DAY 12: The great debate

Another day at Rasta House In Yeoville, does not sound so interesting especially because I am there everyday and there is nothing really new to report on. But today, today was a great day. While waiting to meet an interviewee, I started to have a Rasta-related conversation with Elder who, by the way, told me his real name Gabriel Yesu Christos. He told me that this is his new name, one which he was given after he got baptised. He told me that it means Server of Christ.

Anyway Elder had to dash off after our conversation about individual interpretations of what it means to be a Rastafari in the modern world. After he was gone I was approached by three other men who told me that all of the things that Elder was telling me about Rastafari were “lies”. They explained that the Rastafari have worked to break away from the western culture and define themselves as African with an African identity, separate from the impositions of Europeans. “He can’t read from the bible and be Rasta, but I guess that is his interpretation of being a Rasta,” one man said. “And there is no such person as Jesus Christ, it’s His Majesty Halie Selassie, who is the Messiah.”

This man, by the way, also did not have dreadlocks although, he is a living Rastafari. I thought that was particularly interesting.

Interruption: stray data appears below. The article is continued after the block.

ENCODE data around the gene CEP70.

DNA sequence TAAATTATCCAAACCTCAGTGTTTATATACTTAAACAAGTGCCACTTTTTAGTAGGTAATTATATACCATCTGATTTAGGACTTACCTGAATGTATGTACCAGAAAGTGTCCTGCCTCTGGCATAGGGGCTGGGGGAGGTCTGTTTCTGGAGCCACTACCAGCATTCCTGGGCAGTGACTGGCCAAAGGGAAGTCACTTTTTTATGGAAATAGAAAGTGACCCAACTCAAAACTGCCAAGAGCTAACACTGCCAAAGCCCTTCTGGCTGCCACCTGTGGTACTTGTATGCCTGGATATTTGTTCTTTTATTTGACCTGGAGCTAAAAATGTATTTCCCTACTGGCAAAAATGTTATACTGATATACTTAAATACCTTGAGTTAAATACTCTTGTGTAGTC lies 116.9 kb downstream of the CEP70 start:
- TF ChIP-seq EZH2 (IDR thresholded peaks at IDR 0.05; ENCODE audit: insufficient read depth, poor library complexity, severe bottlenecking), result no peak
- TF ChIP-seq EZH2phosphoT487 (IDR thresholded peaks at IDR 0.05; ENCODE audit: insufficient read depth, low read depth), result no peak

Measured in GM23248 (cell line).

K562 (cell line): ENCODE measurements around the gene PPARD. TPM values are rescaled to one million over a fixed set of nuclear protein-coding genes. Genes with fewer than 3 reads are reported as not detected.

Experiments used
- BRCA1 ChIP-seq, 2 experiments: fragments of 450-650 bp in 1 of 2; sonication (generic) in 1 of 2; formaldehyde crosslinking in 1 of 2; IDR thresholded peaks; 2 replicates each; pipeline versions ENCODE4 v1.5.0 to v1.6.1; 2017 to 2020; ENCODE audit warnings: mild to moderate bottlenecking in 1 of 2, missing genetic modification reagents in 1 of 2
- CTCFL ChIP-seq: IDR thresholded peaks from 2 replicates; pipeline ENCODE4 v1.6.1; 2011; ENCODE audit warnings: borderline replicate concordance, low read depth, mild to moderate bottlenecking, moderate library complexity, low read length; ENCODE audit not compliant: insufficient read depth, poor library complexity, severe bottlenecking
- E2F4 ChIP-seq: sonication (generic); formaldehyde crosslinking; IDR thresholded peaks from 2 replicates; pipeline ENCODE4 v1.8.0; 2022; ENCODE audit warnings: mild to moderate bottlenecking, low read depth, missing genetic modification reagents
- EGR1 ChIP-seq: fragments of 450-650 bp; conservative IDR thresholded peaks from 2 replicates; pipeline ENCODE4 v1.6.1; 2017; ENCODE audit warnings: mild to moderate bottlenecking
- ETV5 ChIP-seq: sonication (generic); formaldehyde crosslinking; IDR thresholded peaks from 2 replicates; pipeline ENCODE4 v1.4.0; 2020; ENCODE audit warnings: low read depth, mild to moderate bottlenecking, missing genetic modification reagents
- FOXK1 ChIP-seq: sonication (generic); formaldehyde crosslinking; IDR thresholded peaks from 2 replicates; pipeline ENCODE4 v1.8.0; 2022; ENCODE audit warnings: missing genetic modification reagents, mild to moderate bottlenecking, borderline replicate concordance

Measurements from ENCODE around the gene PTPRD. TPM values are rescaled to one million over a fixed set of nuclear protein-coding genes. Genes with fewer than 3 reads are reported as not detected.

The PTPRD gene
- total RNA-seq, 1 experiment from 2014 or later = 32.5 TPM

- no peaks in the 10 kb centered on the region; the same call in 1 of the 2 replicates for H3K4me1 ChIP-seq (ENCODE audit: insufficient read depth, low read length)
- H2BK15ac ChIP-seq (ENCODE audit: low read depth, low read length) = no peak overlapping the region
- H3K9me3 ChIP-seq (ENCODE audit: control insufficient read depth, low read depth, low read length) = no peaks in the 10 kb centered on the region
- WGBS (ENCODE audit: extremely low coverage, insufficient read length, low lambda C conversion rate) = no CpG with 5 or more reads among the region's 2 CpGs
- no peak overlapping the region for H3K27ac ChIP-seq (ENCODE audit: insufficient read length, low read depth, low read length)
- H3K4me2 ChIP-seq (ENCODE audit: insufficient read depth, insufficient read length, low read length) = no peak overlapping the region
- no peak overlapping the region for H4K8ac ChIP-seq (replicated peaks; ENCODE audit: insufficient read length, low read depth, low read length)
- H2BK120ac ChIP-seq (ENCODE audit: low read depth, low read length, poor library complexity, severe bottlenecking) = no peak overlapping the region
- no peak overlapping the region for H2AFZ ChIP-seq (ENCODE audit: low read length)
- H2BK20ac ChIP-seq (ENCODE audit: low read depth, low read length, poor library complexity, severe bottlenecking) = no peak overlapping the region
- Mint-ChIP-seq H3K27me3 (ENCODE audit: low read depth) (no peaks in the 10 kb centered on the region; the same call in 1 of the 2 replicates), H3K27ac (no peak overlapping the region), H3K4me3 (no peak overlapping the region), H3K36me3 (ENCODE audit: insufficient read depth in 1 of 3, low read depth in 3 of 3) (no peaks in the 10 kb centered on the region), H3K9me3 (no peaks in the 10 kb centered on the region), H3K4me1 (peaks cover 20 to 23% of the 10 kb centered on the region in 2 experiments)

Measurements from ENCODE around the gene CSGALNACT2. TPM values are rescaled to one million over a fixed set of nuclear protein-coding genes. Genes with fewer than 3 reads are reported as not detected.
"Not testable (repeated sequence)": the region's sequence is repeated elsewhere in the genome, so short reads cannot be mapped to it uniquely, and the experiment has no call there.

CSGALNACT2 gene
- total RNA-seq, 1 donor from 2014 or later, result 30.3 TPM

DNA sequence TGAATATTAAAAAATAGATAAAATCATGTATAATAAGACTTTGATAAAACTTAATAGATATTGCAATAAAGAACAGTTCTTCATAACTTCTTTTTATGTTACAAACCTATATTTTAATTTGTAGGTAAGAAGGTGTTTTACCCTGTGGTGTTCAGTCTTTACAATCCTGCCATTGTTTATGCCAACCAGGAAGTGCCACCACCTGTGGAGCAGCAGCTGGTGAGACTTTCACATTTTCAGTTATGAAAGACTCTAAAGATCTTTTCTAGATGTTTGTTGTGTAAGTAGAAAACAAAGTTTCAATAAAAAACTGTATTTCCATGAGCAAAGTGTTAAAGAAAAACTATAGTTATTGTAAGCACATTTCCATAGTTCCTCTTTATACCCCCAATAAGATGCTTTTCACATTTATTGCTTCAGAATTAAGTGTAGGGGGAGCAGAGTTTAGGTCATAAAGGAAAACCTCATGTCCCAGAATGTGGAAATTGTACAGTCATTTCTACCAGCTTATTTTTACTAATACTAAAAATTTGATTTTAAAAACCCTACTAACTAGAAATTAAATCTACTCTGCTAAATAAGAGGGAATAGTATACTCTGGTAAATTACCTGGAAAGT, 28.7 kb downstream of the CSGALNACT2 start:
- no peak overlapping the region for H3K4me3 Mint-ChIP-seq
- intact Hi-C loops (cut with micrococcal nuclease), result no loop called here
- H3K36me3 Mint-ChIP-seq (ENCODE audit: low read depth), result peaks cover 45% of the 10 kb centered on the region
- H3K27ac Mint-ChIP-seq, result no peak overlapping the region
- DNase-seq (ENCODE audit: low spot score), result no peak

It was explained to me that we are all born Rasta. “If you are African, you are Rasta” but the issue with black people is that we just do not want to embrace the kind of people that we really are, I was told. I don’t know that I agree with that but it has pulled me away from my life as it is to think about it. Being a Rasta encompasses the values and principles you were taught at home as an African, it a lifestyle that embodies spirituality and knowing the self. And not religion, which is a “white man practice”.

This in-depth journey is teaching me that while people may look the same, dress the same and even talk the same, it is not a reflection of what they resemble on the inside. What should be remembered though, (as this final stretch in my journey to becoming a good journalist is teaching me) is that in as much as we may have opinions and convictions we cannot judge the beliefs and the practices of others.

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